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Video showing North American F-86 Sabre 6 German Air Force Flypast Open Day 6Jun59.

North American/Canadair F-86 Sabre 6:

In 1944, before German advanced aeronautical research data became available, the USAAF issued specifications drawn up around four different fighter requirements, the first of which was a medium-range day fighter that could also serve in the ground-attack and bomber-escort roles.   This awakened the interest of North American Aviation, the design team of which was then working on the NA-134, a projected carrier-borne jet fighter for the US Navy (which emerged as the FJ-1 Fury).   The NA-134 was of conventional straight-wing design and was well advanced, so North American offered a land-based version to the USAAF under the company designation NA-140.   On 18 May 1945, North American received a contract for the building of three NA-140 prototypes under the USAAF designation XP-86.   A mock-up of the XP-86 was built and, in June 1945, was approved by the USAAF.   At this point, material on German research into high-speed flight, in particular swept-wing designs, became available.   North American obtained a complete Me 262 wing assembly and, after carrying out over 1,000 wind tunnel tests on it, decided that the swept wing was the key to raising the XP-86's performance.   The redesigned XP-86 airframe, featured sweep back on all flying surfaces, was accepted by the USAAF on 1 November 1945 and received final approval on 28 February 1946.   In December 1946 the USAAF placed a contract for an initial batch of 33 P-86A production aircraft, and on 8 August 1947 the first of two flying prototypes was completed, making its first flight under the power of a General Electric J35 turbojet.   The second prototype, designated XF-86A , made its first flight on 18 May 1948, fitted with the more powerful General Electric J-47-E-1 engine; deliveries of production F-86As began 10 days later.   The first operational F-86As were delivered to the 1st Fighter Group early in 1949.   On 4 March 1949, the North American F-86 was officially named the Sabre.   Production of the F-86A ended with the 554th aircraft in December 1950, a date which coincided with the arrival of the first F-86As in Korea with the 4th Fighter Wing.   During the next two and a half years, Sabres were to claim the destruction of 810 enemy aircraft, 792 of them MiG-15s.   The next Sabre variants were the F-86C penetration fighter (redesignated YF-93A and flown only as a prototype) and the F-86D all-weather fighter, which had a complex fire-control system and a ventral rocket pack; 2,201 were built, the F-86L being an updated version.   The F-86E was basically an F-86A with power-operated controls and an all-flying tail; 396 were built before the variant was replaced by the F-86F, the major production version with 2,247 examples delivered.   The F-86H was a specialised fighter-bomber armed with four 20mm cannon and capable of carrying a tactical nuclear weapon; the F-86K was essentially a simplified F-86D; and the designation F-86J was applied to the Canadair-built Sabre Mk 3.   Most Sabres built by Canadair were destined for NATO air forces; the RAF, for example, received 427 Sabre Mk 4s.   The Sabre Mk 6 was the last variant built by Canadair   (This is the variant in the video).   The total number of Sabres built by North America, Fiat and Mitsubishi was 6,208, with a further 1,815 built by Canadair.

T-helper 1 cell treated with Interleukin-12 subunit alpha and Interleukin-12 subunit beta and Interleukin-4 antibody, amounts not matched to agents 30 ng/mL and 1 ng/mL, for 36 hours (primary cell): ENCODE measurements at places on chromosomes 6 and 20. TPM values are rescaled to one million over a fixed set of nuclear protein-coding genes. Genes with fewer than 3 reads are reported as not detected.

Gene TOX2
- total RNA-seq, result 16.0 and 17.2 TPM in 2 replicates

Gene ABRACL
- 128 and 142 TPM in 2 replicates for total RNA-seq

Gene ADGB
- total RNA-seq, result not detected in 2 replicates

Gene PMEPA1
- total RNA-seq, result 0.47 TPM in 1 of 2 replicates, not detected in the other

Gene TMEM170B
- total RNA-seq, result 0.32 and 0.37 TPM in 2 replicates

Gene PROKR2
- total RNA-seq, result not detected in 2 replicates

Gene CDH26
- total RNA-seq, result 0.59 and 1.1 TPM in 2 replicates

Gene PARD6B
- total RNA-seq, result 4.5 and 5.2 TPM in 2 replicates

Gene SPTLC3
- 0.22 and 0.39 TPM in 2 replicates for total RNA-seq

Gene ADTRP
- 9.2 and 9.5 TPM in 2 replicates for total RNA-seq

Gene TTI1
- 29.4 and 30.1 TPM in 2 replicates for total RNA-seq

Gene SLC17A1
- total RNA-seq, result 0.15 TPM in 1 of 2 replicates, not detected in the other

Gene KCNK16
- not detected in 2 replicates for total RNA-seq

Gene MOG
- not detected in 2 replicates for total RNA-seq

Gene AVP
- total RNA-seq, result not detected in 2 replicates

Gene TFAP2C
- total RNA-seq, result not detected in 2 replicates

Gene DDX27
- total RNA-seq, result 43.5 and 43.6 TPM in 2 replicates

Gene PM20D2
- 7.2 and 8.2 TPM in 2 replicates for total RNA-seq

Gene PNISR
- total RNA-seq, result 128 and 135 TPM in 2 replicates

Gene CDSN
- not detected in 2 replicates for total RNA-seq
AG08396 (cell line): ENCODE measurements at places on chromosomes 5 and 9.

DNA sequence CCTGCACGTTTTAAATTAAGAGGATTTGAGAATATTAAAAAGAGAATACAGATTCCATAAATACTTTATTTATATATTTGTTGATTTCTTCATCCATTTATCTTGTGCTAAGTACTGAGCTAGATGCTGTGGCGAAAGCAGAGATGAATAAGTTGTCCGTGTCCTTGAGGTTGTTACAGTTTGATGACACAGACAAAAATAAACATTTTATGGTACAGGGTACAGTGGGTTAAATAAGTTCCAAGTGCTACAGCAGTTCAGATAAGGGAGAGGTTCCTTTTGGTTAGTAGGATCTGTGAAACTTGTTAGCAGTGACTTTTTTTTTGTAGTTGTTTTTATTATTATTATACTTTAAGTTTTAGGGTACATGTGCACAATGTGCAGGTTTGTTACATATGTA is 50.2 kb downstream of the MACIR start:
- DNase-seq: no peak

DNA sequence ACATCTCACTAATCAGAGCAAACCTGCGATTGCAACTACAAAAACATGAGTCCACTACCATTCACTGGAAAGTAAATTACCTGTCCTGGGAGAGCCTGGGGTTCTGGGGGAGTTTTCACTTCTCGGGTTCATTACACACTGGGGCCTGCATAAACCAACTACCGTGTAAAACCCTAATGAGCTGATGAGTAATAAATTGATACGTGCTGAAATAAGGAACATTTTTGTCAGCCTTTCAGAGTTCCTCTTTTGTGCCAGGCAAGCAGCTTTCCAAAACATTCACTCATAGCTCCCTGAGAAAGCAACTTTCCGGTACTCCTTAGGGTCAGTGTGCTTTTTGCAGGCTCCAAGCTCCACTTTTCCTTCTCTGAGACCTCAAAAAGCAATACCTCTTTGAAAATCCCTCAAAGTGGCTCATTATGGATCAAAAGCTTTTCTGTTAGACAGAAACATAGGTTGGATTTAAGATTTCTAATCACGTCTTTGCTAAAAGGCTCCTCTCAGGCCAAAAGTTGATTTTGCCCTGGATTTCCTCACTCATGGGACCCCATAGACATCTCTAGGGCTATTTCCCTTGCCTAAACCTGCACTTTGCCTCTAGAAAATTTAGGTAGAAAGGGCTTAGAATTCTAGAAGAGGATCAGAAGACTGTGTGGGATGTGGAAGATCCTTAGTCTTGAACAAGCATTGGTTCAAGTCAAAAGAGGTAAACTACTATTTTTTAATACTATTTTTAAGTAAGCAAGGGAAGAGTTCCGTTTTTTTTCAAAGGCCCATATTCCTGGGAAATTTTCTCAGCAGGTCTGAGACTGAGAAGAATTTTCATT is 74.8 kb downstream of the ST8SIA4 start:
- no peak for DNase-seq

The RAF version of the Sabre was the F-86 E (US designation) or Mk 4 (Canadian /UK designation) built under licence by Canadair in Montreal, Canada under the US Mutual Defence Aid Programme and remained under American ownership throughout their service with the RAF.   Some 430 aircraft were built for the RAF and were ferried across the Atlantic to the UK under Operation "Beechers Brook" between December 1952 and May 1953.   The flights were undertaken by RAF pilots of No: 1 Overseas Ferry Unit usually in groups of 30 aircraft and covered the 3100 mile to the first UK landfall at RAF Kinloss staging through Goose Bay, Labrador, Greenland and Iceland.   The aircraft were then flown to No 5 Maintenance Unit at RAF Kemble where they were camouflaged before being delivered to units: 370 of them went to RAF Germany and 60 to RAF Fighter Command.   When the Hunter replaced them,they were returned through RAF MUs to the USAF in 1956.

North American F-86E: Crew 1; Powerplant: one 5,200lb thrust General Electric J47-GE-13 turbojet engine; Performance: Max speed 675 mph; Range 783 miles; Service ceiling 48,300ft.   Dimensions: wingspan 37ft 1in, length 37ft 1in, height 14ft 8in.   Weight: 14,720lb loaded.   Armament: six 12.7mm Colt-Browning machine guns; up to 2,000lb of underwing stores.
(Thanks to "The Encyclopedia of Aircraft" by Robert Jackson and Brian Thornton)

There is no sound with this clip.   This clip runs for 7 secs.

(Thanks to Wilf Zucht for original film.)
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